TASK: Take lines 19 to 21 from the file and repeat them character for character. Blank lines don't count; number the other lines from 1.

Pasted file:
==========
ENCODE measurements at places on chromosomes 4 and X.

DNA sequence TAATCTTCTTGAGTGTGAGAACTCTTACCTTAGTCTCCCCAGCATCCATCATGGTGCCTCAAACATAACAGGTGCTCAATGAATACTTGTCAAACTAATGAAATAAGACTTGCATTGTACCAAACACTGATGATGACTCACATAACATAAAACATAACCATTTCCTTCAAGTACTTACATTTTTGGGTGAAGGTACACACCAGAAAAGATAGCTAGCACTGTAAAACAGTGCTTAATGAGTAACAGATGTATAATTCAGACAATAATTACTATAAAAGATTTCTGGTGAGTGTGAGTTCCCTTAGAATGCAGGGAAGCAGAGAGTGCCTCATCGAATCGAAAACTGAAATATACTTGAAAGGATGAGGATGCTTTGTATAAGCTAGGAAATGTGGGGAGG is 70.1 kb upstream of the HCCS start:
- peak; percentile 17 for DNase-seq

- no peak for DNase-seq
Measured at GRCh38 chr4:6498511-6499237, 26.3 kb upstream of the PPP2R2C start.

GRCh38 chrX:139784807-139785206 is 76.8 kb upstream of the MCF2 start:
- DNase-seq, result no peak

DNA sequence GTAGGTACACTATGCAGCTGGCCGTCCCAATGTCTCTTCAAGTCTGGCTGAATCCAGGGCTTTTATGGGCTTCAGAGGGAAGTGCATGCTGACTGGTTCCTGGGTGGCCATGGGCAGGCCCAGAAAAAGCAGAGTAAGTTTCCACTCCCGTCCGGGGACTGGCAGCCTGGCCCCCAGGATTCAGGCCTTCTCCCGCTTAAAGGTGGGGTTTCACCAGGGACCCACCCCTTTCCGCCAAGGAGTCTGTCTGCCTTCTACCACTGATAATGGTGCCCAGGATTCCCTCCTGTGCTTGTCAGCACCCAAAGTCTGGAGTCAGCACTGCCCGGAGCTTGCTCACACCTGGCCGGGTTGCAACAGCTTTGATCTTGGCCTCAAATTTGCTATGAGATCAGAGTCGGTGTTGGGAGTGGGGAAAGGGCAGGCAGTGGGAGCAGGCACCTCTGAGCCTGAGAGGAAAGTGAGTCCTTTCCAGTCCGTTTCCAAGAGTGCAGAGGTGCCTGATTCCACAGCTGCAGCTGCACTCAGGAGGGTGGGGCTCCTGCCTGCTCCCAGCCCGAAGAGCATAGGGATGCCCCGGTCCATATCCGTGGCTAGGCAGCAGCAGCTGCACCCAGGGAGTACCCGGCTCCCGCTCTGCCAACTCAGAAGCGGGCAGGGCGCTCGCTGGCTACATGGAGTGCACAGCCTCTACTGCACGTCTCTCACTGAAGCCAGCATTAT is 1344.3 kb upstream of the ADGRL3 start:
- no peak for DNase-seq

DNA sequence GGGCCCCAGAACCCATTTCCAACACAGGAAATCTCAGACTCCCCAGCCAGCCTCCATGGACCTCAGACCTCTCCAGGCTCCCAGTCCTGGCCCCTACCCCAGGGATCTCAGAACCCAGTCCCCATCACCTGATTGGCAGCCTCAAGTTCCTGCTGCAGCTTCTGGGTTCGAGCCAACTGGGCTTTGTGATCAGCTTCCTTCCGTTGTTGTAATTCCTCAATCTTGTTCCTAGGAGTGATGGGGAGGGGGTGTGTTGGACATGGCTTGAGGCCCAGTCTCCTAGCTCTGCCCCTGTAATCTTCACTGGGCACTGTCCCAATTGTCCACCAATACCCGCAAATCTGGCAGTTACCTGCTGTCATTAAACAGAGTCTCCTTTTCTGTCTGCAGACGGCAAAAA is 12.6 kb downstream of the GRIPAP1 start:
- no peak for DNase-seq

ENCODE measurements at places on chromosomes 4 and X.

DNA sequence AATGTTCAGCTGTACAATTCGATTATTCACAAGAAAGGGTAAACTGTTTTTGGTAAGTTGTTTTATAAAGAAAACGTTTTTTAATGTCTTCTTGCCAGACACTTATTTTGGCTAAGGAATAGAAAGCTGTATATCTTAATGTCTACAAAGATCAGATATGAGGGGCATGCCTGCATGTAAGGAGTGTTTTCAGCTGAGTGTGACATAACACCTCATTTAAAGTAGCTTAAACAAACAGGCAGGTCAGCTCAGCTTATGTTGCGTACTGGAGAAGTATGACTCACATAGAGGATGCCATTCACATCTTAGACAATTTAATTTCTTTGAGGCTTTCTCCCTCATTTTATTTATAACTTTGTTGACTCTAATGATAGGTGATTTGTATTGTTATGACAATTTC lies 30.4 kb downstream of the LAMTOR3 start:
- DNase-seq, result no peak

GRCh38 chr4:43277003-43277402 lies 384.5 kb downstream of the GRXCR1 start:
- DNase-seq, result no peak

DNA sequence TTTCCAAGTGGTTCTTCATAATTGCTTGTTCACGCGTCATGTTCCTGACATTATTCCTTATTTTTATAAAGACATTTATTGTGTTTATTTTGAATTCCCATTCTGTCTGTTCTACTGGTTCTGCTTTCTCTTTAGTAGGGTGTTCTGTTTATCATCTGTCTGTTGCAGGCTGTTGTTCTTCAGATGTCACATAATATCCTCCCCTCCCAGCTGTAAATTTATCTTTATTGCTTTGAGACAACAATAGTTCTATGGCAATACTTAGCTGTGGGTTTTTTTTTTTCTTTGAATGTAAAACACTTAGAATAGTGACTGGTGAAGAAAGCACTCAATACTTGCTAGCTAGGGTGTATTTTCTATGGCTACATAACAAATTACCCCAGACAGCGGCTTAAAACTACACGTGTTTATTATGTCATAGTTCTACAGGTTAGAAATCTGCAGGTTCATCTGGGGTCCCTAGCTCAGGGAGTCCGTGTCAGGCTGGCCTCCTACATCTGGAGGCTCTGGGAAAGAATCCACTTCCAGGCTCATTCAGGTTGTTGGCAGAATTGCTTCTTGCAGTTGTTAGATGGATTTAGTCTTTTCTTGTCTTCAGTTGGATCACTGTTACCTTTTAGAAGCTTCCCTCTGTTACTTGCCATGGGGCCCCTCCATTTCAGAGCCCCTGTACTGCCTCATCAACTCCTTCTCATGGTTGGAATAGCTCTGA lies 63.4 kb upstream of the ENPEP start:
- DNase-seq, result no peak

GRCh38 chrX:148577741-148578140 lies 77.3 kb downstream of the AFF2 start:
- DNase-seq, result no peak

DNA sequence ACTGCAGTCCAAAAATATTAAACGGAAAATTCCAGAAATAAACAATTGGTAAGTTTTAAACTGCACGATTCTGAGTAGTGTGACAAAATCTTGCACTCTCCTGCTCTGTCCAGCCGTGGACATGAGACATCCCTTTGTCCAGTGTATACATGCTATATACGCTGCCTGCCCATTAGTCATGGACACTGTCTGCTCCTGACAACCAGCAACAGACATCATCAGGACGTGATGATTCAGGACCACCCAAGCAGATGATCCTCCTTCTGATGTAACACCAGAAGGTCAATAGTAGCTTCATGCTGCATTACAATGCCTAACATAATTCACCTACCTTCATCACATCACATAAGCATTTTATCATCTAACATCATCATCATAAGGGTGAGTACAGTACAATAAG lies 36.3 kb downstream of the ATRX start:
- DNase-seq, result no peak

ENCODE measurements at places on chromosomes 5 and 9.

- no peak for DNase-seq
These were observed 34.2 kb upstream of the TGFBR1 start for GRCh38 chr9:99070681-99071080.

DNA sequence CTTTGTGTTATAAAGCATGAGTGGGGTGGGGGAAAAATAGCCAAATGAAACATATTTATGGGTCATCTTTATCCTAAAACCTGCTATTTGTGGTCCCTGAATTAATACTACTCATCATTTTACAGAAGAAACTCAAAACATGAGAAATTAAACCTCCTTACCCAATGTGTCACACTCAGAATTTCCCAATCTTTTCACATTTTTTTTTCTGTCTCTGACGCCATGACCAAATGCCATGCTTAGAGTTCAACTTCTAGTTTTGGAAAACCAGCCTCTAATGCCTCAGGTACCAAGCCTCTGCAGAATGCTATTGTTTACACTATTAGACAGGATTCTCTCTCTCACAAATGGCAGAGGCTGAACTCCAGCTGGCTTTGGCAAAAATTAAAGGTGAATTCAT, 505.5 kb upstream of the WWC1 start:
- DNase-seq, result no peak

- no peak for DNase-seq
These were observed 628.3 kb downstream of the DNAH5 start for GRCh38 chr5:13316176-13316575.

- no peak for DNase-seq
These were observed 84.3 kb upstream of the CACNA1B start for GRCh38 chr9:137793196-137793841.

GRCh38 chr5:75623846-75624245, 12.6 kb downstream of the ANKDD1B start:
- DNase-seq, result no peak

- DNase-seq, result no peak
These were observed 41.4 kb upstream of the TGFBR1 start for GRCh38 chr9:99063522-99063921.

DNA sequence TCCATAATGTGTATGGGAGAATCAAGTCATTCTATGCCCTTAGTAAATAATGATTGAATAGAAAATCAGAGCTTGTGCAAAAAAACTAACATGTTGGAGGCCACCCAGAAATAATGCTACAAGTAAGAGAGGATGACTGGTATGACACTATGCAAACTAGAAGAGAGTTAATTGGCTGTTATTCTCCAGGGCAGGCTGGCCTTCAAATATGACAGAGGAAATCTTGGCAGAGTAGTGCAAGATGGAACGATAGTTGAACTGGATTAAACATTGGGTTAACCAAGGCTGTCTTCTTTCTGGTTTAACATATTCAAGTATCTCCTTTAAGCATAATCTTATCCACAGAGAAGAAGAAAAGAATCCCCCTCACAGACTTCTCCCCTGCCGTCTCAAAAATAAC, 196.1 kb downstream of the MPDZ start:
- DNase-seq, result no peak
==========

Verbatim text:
GRCh38 chrX:148577741-148578140 lies 77.3 kb downstream of the AFF2 start:
- DNase-seq, result no peak

DNA sequence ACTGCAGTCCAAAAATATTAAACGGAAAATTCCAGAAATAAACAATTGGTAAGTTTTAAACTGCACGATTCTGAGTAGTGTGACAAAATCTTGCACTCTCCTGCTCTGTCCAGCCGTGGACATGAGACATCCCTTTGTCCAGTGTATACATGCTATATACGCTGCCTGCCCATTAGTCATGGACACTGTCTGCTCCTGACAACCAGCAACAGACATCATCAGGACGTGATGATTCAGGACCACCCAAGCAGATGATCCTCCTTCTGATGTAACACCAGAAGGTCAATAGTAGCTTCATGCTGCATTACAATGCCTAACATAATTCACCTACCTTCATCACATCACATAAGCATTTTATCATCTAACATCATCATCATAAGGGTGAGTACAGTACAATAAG lies 36.3 kb downstream of the ATRX start: